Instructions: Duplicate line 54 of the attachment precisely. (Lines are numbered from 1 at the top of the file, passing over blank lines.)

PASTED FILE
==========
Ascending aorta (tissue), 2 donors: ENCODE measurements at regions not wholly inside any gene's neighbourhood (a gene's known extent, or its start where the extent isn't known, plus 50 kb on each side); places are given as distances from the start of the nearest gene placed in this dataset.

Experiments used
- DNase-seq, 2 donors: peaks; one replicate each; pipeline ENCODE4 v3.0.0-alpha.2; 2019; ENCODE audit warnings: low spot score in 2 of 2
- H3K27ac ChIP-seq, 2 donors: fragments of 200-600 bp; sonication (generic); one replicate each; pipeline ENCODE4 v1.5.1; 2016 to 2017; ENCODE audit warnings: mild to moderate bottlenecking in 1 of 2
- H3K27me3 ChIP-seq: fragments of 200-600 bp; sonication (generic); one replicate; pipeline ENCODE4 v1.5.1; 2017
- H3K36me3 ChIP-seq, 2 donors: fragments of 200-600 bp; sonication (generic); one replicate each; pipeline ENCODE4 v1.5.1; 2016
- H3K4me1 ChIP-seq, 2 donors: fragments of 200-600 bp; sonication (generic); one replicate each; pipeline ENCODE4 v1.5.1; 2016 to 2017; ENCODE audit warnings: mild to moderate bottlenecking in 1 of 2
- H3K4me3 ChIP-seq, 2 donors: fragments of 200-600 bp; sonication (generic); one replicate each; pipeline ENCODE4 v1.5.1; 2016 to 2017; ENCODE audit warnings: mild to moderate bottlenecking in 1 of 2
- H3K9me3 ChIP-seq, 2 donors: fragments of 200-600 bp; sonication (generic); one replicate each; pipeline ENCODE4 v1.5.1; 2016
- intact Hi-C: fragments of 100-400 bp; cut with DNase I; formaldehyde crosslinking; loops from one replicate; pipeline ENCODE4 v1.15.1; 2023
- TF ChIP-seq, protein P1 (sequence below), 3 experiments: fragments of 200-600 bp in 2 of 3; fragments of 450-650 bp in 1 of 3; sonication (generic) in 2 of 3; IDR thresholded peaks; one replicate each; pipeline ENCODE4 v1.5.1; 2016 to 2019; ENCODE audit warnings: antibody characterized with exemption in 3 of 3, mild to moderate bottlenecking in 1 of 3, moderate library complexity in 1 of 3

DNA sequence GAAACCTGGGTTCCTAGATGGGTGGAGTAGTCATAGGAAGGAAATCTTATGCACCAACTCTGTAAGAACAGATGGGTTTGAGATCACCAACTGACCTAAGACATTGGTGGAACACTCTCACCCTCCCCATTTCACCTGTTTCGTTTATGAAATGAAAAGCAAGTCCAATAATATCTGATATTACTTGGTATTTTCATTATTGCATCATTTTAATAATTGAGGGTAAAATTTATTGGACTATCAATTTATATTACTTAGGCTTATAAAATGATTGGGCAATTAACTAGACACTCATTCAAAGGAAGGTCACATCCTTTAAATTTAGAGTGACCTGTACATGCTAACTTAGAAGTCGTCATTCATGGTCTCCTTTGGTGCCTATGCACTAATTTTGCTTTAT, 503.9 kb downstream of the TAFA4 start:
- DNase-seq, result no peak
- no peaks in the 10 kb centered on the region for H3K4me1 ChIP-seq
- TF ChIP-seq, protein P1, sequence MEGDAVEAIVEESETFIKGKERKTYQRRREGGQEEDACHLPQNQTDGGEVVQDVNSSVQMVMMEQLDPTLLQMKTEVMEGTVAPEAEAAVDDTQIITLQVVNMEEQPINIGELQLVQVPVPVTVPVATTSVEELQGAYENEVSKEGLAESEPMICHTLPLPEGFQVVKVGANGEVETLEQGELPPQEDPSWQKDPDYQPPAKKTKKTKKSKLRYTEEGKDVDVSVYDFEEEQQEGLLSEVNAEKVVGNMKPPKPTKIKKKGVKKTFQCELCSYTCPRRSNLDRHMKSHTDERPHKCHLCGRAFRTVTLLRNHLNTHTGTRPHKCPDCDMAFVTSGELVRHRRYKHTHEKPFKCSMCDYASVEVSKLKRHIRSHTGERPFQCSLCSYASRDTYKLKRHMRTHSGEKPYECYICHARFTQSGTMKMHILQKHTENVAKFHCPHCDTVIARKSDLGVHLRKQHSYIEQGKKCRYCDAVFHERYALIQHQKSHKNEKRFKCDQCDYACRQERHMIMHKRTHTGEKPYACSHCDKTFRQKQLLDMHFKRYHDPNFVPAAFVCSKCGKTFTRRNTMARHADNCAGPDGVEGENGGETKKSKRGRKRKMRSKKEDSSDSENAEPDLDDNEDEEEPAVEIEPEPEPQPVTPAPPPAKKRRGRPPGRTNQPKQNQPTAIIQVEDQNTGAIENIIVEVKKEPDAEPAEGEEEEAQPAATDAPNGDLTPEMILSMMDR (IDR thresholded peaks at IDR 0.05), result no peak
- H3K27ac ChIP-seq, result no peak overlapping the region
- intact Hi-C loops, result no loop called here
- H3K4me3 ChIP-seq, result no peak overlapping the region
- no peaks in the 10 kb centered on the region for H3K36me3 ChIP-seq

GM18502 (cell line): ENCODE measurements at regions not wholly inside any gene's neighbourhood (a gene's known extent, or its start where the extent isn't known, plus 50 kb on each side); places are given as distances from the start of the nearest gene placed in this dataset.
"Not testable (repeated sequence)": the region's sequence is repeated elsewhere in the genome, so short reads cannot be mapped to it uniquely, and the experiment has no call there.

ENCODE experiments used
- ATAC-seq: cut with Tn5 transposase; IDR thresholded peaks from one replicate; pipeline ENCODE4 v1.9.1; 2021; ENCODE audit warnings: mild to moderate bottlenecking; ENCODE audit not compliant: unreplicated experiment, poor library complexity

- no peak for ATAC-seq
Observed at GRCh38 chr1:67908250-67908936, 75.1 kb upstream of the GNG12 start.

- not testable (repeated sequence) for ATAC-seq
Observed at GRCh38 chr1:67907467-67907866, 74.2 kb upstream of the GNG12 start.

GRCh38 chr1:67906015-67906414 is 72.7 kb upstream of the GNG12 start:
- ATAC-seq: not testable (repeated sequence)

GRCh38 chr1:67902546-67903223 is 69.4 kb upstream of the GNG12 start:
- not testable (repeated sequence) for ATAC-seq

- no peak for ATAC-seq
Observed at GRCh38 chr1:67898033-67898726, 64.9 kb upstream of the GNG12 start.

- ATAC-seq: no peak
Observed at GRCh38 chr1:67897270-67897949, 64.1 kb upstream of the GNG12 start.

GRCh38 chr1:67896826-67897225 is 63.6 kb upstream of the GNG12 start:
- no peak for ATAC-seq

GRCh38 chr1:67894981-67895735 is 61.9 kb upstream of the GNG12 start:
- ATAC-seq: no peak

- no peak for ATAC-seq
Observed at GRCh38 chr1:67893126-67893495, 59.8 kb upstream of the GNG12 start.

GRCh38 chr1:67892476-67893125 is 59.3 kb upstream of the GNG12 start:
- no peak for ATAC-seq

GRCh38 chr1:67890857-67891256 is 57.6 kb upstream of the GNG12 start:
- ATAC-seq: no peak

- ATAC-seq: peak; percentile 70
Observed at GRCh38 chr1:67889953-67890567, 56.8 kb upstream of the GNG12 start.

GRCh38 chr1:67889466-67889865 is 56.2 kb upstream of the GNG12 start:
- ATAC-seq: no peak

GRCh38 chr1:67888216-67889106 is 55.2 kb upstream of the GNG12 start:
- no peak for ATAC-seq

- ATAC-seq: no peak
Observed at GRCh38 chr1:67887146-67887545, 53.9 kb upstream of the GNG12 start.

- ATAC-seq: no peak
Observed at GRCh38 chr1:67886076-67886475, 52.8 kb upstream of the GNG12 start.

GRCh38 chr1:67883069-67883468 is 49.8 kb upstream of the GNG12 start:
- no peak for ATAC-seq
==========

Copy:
- ATAC-seq: no peak